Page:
So there.

I love these stories. I was talking to my Aunt Rosie's husband Jim a little while ago. They married a few years back after the deaths of my Uncle Buddy and Jim's wife Lillian (they had all been friends for years). Jim said, “Even though I never met these people, these stories are right out of my life. I just read them over and over.”

What could be a better compliment than that?

Friday, March 05, 2010

Mom's Apple Cake for Lunch

My sister Anne called this morning to tell me that she is holding a little luncheon party today. She bought a couple more copies of the new cookbook and has invited two ladies, friends of our mother's, to lunch today so she can give them the cookbooks and do some catching up. What a sweet idea!

"What are you making?" I asked her.

"Right now I've got Mom's Apple Cake in the oven," she told me. I can easily imagine how wonderful her house smells!

Mom’s Apple Cake
Cream together:
1 cup brown sugar
½ cup white sugar
1 stick of softened margarine
2 eggs
½ tsp. salt
Blend in:
1 tsp. baking powder
1 tsp. baking soda
1 c. milk
2 ¼ cups flour
dash of vanilla
Stir well. Gently fold in 2 c. chopped apples. Mix well and pour into cake pans. Sprinkle the tops with brown sugar, cinnamon and chopped walnuts. Bake at 350° for 45 minutes.

Lorraine McMackin lived right next to us. She and her husband Mickey had 7 children and it seems each of us in our family had a McMackin of the same age except for one. My brother Wayne and Lorraine's Mick are still friends.

Ann Weis, her husband Bill, and their four kids lived across the street. I talk to their daughter  AnnMarie nearly every day on Facebook. One of the most beautiful things about old friends is that shared history.

I wish I could be at Anne's lunch today but, since I can't, I'm sharing Mom's Apple Cake recipe with you. Amazon finally has the full order page for the cookbook online so anyone who wants one can have it. As of yesterday it was the #1 Bestselling German cuisine cookbook on Amazon. Thanks, Mom!

Wednesday, March 03, 2010

Fry Bacon. Add Onions - now on Amazon and Barnes & Noble

The new expanded and redesigned edition of Fry Bacon. Add Onions: The Valentine Family & Friends Cookbook: five generations of good eating is now available to be ordered online:

As of yesterday the book was ranked #2 on Amazon for cookbooks featuring German cuisine:
Fry Bacon. Add Onions: The Valentine Family & Friends Cookbook
ISBN #978-0-9785940-4-6
180 pages
Book Description: In this combination memoir and family cookbook blogger and novelist Kathleen Valentine combines 30 posts from her blog with nearly 400 recipes collected from family and friends. Growing up in a "mostly Pennsylvania Dutch" family she collected and recorded recipes from grandparents, great-grandparents, aunts, cousins, friends, etc. which were combined in the first Valentine Family & Friends Cookbook published in 1981.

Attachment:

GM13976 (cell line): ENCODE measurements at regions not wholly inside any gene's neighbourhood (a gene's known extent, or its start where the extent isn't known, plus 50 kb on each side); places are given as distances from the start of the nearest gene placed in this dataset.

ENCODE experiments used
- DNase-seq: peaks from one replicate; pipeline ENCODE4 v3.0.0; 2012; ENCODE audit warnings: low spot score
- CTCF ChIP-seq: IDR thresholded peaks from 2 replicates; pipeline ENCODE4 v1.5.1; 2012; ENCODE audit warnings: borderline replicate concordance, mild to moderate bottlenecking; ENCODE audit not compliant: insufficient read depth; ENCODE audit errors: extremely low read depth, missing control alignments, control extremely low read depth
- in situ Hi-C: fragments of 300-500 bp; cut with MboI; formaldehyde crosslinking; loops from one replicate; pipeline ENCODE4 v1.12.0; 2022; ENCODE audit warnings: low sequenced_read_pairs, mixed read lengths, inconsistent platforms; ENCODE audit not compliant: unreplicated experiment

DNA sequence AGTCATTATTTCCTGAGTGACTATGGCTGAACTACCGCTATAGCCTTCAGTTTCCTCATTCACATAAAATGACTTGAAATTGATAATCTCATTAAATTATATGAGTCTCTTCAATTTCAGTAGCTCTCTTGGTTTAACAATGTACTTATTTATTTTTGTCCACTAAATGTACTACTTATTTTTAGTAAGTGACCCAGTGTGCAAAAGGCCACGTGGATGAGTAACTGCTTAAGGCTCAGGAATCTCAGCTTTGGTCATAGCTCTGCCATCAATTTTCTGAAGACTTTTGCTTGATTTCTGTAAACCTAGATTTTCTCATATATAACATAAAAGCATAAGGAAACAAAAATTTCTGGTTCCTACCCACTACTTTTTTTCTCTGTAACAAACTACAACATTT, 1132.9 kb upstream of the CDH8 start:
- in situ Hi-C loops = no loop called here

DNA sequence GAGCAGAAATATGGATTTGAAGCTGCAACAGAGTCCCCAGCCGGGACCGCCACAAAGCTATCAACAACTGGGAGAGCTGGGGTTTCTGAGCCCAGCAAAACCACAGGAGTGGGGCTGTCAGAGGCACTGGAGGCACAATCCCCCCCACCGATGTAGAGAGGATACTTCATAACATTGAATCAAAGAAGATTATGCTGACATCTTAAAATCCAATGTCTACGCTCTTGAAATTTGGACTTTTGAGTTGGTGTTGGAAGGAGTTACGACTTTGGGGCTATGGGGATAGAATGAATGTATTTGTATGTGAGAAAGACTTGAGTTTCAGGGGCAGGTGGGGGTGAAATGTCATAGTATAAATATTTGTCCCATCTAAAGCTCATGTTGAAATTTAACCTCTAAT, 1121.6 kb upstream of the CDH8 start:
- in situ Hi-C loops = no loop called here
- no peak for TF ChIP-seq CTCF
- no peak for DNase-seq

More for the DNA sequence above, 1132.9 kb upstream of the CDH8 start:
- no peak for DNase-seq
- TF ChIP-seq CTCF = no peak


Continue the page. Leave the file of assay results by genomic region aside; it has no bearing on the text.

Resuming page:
This was expanded in the 1992 edition and now, in this third edition, nearly 400 recipes combine with essays recording memories of growing up in rural Pennsylvania and photographs from six generations. Essays topics include making sauerkraut and soltz (a German pickled meat loaf), toasting marshmallows and catching fireflies, the old-country Christmas traditions of making stollen and visits from Belsnickle, old world ghost stories, their grandmother's quilts, and more. Traditional family recipes include schmarn, panhaas, moultasha, a variety of sausage recipes, hassenpfeffer, and liver dumplings, a wide variety of pickles and relishes, as well as keuchels (a type of fried dough), apple dumplings, and rhubarb crisps and pies. 

Contemporary recipes from the younger generations of the Valentine family expand the collection with everything from dips and cocktails to chowders, cakes and cookies. Among the more popular recipes first featured on Valentine's blog are three maple syrup pies, an apricot-apple crisp with maple cream, caramel peachy-pear pandowdy, a honey & white peach pie, and her own Pennsylvania Dutch hot and sour soup. Though this collection is a memoir in food of the Valentine family it could be the story of any first, second and third generation immigrant family. 

From the book: "Most Pennsylvania Dutch families evolved from immigrants who were peasants in "the Old Country". They learned, out of necessity, to use everything they could to feed their families and they devised ways of preserving those things through the long, harsh winters. Pickling, preserving, smoking, canning were necessary to get a large family through the bitterly cold winter months. As I worked on this cookbook I was continually aware of how so much of the food that was part of family tradition was also making good use of commonly available food sources that were abundant and cheap. My Gram Werner used to say that the reason pigs were so valuable was because you could use every part of them except the squeak. In the cold hill country of Pennsylvania maple trees grew in such abundance, that maple syrup was a frequently used sweetener. Cows were kept for milk, cream, butter, cheese and sour cream. When I read these recipes now some seem so rich and loaded with calories but back then people needed those rich, calorie-laden foods to see them through long days in the fields or the factories or lumbering in the forests."

A  PDF version of the book is also available for instant download. It is all black and white for ease in printing and consists of 180 pages/6.7MB. Cost is $10. You may order through PayPal with any major credit card:

After completing your order wait to be sent to the download site. If you are not redirected, email inquiry@parlezmoipress.com and the link will be sent to you within 24 hours.

Thank you.